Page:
When all is said and done, the single most critical judgment I am called upon to help my clients make is the rate of portfolio withdrawal that will maximize their retirement experience while still providing enough tangible visibility for them to anticipate a lifetime of security, however long that may be.

Traditional approaches to this question involve a set of calculations with respect to the portfolio, which precipitates an appropriate withdrawal figure. In effect, whether the models use Monte Carlo simulations or average rates of return, they say to the client: "You have accumulated this much money, which will permit you to spend so much each year. Have a nice life." I have some technical misgivings with each of these approaches, but more importantly, I think there is a more human, more client-respecting way to go about this difficult and critical task.

I like to begin not with the portfolio, but with the client's lifestyle goals, then see if we can develop a portfolio and a plan for withdrawals that will meet those needs with sufficient certainty.

Real Answers For Real People

Tom and Beverly Stone will retire in January 2001 at age 65. They have accumulated $1.5 million. Except for Social Security benefits, they have no other visible means of support for the uncertain number of years that stretch out before them. We have worked out a retirement spending plan with the Stones that will require an annual cash outlay of $110,000, including their tax obligations. This defines the lifestyle to which they are looking forward. Social Security will chip in about $20,000, and their nest egg has to provide the rest.

Like most of the people I work with who are approaching retirement, Tom and Beverly articulate their main financial goal this way: "We want to maintain our current lifestyle for as long as we live without having to worry about money." What they do not have as a goal is to die with a nest egg that has the same buying power it has today. Leaving money to their children would be nice, they say, but it is not what they would call a goal.

We explained to the Stones that there are two unknowns that make retirement planning complicated. The first, of course, is that we do not know any particular client's life expectancy. I often joke with prospective retirees that if they would just tell me the date of their expected demise, I could draft an absolutely perfect plan. So far, no client has wanted a perfect plan badly enough to commit to an expiration date for his tenure on the planet. So, we must work around this significant unknown. The most accepted approach is to plan so assets will last for some finite period beyond a statistical life expectancy or beyond a statistical life expectancy modified by family history.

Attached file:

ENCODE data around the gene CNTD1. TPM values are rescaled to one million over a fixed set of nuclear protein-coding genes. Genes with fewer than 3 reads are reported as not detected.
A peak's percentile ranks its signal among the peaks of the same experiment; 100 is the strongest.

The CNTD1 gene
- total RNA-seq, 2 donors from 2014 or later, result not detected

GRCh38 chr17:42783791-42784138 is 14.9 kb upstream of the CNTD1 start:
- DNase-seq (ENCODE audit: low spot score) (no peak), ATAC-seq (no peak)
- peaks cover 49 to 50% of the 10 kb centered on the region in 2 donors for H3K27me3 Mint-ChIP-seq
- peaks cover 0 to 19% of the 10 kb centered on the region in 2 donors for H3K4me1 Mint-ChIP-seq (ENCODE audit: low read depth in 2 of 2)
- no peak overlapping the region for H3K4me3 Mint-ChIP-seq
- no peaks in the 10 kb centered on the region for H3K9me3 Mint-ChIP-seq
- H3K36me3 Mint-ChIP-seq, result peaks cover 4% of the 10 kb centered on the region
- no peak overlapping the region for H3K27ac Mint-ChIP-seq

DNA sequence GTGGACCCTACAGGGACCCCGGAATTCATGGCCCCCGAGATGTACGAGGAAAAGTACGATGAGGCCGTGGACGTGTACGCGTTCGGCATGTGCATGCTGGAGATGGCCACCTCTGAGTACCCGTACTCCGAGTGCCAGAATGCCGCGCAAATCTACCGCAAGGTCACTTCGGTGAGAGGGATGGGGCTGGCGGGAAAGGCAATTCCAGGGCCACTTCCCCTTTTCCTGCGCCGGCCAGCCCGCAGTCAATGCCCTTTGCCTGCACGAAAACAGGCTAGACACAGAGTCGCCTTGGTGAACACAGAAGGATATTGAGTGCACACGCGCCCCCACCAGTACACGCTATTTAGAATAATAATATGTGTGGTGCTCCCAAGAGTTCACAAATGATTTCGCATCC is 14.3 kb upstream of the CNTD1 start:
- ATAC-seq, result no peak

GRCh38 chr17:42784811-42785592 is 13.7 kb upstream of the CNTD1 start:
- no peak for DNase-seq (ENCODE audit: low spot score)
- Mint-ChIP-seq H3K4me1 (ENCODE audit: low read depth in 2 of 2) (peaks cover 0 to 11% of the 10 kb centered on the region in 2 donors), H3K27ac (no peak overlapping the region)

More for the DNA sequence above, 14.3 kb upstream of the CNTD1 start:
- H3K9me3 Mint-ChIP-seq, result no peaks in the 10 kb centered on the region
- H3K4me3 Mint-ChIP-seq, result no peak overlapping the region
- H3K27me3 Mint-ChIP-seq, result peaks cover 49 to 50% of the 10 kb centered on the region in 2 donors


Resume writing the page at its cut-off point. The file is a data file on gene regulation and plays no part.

A 65-year-old has an actuarial life expectancy of something less than 20 years. The Stones' ancestors have consistently not done as well. So, we agreed that planning for, say, age 90 should be quite conservative. "If we're still kicking at 90, let the kids take over," Bev said playfully.

The second unknown, of course, is the future returns from a diversified investment portfolio.

A decade ago, the standard way of coping with investment uncertainties was to make projections based on the historical average returns for stocks and bonds, blended in whatever proportions the advisor and client considered appropriate. The obvious risk of this approach is that a client could start retirement at the commencement of an extended period of subnormal investment returns. If his or her withdrawals were based on the more optimistic historical average returns, by the time the markets got their energy back, the nest egg would already be significantly depleted and the client would be contemplating a steady diet of peanut butter.

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